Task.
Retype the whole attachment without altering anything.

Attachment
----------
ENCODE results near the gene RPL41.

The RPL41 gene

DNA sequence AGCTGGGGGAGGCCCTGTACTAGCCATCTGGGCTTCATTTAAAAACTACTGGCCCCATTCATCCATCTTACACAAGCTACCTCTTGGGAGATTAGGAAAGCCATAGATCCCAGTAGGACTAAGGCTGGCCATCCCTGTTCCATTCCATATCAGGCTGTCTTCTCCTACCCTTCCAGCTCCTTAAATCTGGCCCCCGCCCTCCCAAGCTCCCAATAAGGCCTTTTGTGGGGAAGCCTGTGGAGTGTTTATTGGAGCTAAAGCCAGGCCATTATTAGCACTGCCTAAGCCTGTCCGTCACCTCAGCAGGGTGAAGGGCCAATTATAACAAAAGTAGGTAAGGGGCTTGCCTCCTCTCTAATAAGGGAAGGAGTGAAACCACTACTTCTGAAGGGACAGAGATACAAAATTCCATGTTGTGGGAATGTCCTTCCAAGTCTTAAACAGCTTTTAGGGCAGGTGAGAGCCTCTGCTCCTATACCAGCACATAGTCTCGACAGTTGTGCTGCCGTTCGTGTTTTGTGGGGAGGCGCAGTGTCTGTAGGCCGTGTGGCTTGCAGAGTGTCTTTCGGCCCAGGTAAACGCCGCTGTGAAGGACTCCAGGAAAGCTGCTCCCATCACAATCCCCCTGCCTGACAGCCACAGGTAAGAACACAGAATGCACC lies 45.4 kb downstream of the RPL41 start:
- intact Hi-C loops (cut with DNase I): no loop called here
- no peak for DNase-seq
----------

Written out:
ENCODE results near the gene RPL41.

The RPL41 gene

DNA sequence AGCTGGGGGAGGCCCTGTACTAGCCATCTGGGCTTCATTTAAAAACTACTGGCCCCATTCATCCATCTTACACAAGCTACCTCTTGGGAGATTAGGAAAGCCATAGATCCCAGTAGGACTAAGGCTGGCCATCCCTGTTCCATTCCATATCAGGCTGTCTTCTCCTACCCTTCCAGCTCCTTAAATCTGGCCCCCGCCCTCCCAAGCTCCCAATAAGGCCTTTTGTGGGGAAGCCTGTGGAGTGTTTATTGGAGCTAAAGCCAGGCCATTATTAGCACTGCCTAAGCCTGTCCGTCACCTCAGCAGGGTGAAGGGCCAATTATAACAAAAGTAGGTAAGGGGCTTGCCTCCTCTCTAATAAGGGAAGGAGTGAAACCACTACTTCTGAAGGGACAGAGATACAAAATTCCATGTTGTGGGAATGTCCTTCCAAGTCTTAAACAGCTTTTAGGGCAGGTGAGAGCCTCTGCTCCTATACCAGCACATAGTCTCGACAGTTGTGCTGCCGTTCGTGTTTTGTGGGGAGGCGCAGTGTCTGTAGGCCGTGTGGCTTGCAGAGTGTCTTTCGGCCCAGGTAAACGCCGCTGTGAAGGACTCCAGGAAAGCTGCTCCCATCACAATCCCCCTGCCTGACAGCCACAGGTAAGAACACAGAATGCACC lies 45.4 kb downstream of the RPL41 start:
- intact Hi-C loops (cut with DNase I): no loop called here
- no peak for DNase-seq